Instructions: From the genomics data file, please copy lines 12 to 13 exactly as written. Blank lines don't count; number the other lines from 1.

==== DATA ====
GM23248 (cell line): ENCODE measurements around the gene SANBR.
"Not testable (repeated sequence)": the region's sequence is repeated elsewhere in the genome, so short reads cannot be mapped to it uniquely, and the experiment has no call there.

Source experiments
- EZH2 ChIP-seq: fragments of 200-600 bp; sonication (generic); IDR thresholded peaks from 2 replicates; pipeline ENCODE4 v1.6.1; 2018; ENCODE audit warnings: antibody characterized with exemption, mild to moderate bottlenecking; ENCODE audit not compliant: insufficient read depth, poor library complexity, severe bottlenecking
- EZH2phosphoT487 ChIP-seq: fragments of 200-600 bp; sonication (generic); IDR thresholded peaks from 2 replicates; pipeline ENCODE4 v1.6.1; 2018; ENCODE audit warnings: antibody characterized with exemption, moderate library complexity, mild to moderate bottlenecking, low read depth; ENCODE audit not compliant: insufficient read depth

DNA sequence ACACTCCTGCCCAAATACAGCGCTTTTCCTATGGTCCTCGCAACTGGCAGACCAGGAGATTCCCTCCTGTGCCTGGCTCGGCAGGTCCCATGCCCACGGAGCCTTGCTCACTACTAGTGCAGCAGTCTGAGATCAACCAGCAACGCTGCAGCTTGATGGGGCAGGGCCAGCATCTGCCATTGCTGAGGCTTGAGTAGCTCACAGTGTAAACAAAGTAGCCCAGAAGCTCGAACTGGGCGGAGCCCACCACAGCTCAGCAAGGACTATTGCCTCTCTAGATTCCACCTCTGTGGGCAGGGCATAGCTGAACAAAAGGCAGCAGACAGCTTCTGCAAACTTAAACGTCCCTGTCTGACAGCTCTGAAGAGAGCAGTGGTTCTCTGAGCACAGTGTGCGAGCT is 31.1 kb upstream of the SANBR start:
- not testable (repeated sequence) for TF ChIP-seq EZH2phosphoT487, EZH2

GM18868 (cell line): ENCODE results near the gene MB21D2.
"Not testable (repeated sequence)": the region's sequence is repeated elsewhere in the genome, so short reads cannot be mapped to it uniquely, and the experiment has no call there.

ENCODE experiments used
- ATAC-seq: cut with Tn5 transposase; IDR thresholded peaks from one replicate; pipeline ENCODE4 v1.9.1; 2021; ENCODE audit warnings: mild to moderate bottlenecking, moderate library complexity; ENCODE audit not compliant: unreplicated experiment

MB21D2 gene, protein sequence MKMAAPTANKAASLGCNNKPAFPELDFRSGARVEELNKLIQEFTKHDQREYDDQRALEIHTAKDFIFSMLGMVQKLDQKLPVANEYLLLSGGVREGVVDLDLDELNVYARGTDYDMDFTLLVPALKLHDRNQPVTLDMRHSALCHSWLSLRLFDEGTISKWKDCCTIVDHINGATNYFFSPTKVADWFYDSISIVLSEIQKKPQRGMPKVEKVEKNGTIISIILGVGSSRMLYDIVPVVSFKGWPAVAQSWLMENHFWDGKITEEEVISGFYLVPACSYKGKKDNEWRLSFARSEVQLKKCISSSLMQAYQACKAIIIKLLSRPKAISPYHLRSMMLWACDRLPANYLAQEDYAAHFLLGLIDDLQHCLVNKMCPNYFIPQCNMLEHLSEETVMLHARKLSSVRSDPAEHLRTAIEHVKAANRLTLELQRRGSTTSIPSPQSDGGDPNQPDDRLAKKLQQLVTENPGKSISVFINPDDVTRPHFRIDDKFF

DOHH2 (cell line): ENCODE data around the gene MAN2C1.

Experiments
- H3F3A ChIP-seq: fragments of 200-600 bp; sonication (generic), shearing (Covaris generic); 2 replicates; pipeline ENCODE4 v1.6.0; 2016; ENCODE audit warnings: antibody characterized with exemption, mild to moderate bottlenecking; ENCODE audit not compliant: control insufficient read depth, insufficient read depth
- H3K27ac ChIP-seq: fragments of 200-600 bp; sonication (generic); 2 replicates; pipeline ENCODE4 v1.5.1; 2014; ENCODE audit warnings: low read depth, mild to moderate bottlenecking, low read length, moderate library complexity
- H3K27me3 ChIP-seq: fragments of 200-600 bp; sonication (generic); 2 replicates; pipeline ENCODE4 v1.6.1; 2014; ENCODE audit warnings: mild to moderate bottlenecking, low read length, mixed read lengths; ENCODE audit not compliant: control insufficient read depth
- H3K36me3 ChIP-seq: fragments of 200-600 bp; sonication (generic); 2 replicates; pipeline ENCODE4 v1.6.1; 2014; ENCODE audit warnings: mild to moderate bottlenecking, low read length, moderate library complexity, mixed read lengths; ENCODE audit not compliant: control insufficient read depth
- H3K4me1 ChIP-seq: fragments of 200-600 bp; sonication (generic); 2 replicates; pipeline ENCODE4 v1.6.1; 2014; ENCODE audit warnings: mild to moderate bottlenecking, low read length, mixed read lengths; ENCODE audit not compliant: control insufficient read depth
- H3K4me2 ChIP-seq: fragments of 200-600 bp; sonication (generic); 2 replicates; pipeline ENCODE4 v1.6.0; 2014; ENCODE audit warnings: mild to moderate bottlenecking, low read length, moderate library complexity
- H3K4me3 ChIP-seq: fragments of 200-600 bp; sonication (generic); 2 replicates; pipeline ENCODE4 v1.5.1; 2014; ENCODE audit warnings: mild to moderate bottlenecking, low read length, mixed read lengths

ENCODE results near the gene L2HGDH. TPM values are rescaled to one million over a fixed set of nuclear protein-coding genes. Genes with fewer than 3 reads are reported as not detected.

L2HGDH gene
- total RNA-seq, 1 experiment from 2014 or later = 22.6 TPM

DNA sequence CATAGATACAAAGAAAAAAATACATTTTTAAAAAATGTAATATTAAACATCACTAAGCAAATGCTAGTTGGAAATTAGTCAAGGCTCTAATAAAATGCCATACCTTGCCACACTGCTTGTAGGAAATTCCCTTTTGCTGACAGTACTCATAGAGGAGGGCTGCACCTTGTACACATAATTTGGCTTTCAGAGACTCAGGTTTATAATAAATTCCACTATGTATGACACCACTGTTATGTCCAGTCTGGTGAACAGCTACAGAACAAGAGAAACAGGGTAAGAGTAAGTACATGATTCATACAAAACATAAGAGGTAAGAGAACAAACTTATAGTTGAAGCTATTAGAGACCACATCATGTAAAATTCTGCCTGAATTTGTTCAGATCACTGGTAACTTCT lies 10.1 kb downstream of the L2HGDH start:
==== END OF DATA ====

MB21D2 gene, protein sequence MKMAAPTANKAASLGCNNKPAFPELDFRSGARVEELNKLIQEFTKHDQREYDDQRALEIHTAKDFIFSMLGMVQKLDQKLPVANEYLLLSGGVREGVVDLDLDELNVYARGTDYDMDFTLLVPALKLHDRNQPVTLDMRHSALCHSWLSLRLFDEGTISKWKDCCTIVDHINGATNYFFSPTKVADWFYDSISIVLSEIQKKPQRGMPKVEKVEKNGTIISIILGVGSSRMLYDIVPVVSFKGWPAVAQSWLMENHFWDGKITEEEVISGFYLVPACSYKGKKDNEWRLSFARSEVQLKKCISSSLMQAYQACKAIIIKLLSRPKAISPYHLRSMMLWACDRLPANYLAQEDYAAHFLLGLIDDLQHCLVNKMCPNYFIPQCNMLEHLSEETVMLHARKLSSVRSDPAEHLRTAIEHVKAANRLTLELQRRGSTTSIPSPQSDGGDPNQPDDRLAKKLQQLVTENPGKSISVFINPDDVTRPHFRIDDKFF

DOHH2 (cell line): ENCODE data around the gene MAN2C1.